One sign of a truly great artist is the ability to make an album of Grammy winning quality when already several years into a recording career, which itself included significant solo success, as well as with another major recording artist, and also a band with whom they first recorded in their early teens. In 2011 Alison Krauss and Union Station released ‘Paper Airplane’, a full seven years after their previous release ‘Lonely Runs Both Ways.’ ‘Paper Airplane’ would go on to win that year’s Grammy award for Best Bluegrass Album.
Krauss first began recording with Union Station in 1985 and has since more or less alternated between solo and band recordings, notwithstanding her superb collaborations with Robert Plant. The band, consisting of Dan Tyminski who takes lead vocals on a number of tracks, as well as acoustic guitar and mandolin; Ron Block on acoustic guitar and banjo; Jerry Douglas, renowned dobro player; and Barry Bales on upright bass, are all accomplished musicians and the fit with Krauss’s delicate soprano vocal and her exceptional fiddle ability is nigh on bluegrass perfect. In addition to this superb set up and a stunning collection of songs (more later) the album was also impeccably mixed and engineered by Mike Shipley, as it went on to win another Grammy, that of Best Engineered Album. All the ingredients for a classic, then.
Songs on the album lean toward the melancholy, the emotional, with heartbreak and goodbyes and grim times – the Depression, anyone? – thrown in for good measure. The line up of writers is pretty stellar, and includes Lori McKenna, Chris Stapleton, Alison’s brother Viktor, Jackson Browne, Aoife O’Donovan, and even our very own Richard Thompson. One of the album’s most recognised songs is ‘Dust Bowl Children’ written by Pete Rowan, telling of what life was like living through the depressed times of the long droughts of the 30s, which devastated farms across the South. Lead is sung by Tyminski, whose tone and phrasing is similar to that used on ‘Man of Constant Sorrow’ from ‘Oh Brother, Where Art Thou?’ and is an absolute joy. Tyminski also takes the lead on another popular track ‘Bonita and Bill Butler’, a swashbuckling tale of a Louisiana ship and the adventures of her crew.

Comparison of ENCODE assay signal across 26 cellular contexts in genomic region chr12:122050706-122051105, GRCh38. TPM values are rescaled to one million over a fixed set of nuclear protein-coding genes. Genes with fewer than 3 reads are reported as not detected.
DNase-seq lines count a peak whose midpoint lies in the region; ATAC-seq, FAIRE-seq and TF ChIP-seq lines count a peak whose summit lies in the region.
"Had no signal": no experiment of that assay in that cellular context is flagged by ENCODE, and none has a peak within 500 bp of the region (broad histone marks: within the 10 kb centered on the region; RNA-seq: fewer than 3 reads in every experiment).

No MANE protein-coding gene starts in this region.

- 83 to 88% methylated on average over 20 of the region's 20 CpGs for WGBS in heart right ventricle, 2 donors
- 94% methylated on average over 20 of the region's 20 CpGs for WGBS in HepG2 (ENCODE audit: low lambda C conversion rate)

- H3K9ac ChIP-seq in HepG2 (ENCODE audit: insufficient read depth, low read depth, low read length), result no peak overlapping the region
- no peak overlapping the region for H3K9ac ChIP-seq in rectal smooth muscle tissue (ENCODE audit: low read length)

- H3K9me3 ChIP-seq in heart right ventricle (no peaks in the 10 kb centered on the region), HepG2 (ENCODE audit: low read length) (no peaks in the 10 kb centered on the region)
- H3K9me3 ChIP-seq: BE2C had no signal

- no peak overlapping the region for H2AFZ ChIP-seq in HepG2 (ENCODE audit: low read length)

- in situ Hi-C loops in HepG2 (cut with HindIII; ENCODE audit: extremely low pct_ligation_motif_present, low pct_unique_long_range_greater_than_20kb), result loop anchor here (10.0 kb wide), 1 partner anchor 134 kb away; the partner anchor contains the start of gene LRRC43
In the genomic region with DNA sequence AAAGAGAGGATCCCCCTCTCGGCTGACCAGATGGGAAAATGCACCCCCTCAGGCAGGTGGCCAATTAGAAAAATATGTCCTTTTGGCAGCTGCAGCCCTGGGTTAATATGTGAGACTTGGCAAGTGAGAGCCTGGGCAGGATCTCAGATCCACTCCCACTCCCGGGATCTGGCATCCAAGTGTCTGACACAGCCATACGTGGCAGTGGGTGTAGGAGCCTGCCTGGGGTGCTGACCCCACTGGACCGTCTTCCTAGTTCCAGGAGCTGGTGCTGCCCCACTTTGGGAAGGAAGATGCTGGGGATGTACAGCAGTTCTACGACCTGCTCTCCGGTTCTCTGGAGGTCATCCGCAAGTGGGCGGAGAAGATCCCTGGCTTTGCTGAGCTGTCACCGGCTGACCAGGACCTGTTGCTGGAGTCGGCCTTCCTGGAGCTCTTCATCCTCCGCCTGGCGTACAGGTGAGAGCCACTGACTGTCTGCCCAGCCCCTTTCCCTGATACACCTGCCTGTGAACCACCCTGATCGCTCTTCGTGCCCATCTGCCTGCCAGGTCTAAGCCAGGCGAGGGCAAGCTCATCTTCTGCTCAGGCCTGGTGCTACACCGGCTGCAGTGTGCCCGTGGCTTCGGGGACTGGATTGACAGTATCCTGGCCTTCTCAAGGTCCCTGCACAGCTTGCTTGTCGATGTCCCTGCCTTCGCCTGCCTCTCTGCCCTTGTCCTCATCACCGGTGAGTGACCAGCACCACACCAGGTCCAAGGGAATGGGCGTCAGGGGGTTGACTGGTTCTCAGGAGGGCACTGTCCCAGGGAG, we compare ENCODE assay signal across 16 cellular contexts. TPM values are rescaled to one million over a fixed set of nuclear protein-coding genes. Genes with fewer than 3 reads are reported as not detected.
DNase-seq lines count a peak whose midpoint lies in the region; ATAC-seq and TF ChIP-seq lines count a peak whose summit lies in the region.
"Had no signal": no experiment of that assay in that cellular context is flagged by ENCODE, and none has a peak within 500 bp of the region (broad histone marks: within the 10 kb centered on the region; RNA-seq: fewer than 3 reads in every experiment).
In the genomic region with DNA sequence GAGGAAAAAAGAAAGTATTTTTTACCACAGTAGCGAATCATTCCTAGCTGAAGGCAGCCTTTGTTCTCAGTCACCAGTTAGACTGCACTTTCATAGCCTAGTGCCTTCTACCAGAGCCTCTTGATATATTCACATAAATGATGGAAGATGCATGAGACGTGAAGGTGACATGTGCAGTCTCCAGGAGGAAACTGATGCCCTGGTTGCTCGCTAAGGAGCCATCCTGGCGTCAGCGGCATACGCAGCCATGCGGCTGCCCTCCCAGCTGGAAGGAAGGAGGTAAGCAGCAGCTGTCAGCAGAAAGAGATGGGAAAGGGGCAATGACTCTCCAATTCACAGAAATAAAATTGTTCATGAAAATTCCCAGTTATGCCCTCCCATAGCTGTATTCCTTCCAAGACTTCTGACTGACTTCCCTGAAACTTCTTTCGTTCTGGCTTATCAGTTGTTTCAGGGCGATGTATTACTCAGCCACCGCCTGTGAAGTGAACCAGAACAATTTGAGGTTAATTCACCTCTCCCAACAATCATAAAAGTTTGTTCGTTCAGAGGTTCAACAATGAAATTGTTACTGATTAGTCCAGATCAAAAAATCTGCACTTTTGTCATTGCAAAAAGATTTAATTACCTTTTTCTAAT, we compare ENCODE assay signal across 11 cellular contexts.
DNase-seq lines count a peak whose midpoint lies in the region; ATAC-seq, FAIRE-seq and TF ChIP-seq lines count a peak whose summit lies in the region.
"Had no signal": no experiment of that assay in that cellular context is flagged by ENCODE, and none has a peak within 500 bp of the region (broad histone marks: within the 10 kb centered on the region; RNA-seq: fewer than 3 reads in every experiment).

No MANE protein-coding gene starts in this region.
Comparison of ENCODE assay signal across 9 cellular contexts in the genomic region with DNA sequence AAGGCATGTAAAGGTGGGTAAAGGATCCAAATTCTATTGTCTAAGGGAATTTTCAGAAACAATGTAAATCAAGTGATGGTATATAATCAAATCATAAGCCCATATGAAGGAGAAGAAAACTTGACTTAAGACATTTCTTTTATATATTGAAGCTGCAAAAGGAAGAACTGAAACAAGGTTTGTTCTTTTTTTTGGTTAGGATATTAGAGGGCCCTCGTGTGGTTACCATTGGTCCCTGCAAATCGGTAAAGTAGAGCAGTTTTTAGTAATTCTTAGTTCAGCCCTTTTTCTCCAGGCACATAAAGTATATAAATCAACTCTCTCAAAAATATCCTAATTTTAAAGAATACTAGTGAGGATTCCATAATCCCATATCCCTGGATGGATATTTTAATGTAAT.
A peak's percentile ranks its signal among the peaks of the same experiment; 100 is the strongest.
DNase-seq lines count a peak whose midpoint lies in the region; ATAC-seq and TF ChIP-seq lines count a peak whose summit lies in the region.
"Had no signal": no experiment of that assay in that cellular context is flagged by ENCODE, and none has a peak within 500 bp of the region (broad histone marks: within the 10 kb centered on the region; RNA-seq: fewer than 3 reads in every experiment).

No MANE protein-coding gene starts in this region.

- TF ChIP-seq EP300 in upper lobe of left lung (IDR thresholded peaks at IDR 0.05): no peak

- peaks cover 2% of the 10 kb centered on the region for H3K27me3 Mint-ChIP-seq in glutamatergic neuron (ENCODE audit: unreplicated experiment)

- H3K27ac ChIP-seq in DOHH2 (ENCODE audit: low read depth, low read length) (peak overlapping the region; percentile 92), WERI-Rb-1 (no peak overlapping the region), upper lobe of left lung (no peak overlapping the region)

McKenna’s ‘My Love Follows You Where You Go’ gets the full bluegrass treatment – what else? – and Jackson Browne’s beautiful ‘My Opening Farewell’ closes the album in such a sublime way it almost hurts…..”there’s a train every day/ leaving either way.” But perhaps the standout track among so many standouts is Richard Thompson’s ‘Dimming of the Day’, a song that has been recorded by dozens of artists, probably because the tale of unrequited love has never been told in such a heartbreaking way. Krauss herself has said it’s one of the greatest songs for a woman to sing, adding, “It’s just the purest, most clearly stated story about that place where a woman has lost love and where you don’t want to admit to being that broken.” Says it all, really.
So the stars aligned… gifted experienced musicians and fabulous vocalists pull together a brilliantly curated canon of songs, all expertly mixed and engineered into what would go on to become a classic album, critically acclaimed on release and highly successful commercially. An album that has stood the test of time and will continue to do so for many moons to come.